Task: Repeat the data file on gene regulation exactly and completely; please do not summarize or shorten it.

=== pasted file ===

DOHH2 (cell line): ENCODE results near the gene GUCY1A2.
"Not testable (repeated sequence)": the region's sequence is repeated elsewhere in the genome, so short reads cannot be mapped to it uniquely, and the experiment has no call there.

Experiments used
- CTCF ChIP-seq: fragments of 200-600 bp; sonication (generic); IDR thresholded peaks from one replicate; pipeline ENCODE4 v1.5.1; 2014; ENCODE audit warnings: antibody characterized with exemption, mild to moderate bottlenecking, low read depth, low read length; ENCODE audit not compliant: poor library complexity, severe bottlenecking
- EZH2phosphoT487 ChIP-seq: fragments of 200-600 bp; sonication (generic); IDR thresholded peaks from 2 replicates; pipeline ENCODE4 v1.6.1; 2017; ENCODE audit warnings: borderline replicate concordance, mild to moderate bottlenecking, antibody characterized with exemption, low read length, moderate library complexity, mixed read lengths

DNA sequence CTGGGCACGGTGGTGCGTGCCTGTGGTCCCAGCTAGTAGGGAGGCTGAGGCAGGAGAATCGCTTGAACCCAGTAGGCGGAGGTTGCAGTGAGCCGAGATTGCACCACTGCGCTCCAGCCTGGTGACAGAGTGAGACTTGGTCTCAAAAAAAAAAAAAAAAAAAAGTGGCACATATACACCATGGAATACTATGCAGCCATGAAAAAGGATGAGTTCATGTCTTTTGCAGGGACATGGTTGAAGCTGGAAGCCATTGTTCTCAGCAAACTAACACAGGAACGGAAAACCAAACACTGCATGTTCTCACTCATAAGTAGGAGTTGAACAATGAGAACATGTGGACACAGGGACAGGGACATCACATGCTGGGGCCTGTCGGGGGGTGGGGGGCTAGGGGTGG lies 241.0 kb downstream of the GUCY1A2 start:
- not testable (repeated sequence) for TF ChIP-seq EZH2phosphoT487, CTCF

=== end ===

DOHH2 (cell line): ENCODE results near the gene GUCY1A2.
"Not testable (repeated sequence)": the region's sequence is repeated elsewhere in the genome, so short reads cannot be mapped to it uniquely, and the experiment has no call there.

Experiments used
- CTCF ChIP-seq: fragments of 200-600 bp; sonication (generic); IDR thresholded peaks from one replicate; pipeline ENCODE4 v1.5.1; 2014; ENCODE audit warnings: antibody characterized with exemption, mild to moderate bottlenecking, low read depth, low read length; ENCODE audit not compliant: poor library complexity, severe bottlenecking
- EZH2phosphoT487 ChIP-seq: fragments of 200-600 bp; sonication (generic); IDR thresholded peaks from 2 replicates; pipeline ENCODE4 v1.6.1; 2017; ENCODE audit warnings: borderline replicate concordance, mild to moderate bottlenecking, antibody characterized with exemption, low read length, moderate library complexity, mixed read lengths

DNA sequence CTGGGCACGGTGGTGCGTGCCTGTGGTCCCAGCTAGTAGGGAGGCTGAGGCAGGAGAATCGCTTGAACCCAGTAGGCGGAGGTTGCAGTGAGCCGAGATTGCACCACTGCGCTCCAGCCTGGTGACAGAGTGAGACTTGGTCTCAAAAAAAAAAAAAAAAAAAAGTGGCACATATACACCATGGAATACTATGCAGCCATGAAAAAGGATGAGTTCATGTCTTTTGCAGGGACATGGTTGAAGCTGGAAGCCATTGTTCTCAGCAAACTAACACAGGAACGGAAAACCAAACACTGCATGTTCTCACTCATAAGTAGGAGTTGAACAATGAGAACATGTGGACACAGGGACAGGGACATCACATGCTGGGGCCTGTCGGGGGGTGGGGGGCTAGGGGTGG lies 241.0 kb downstream of the GUCY1A2 start:
- not testable (repeated sequence) for TF ChIP-seq EZH2phosphoT487, CTCF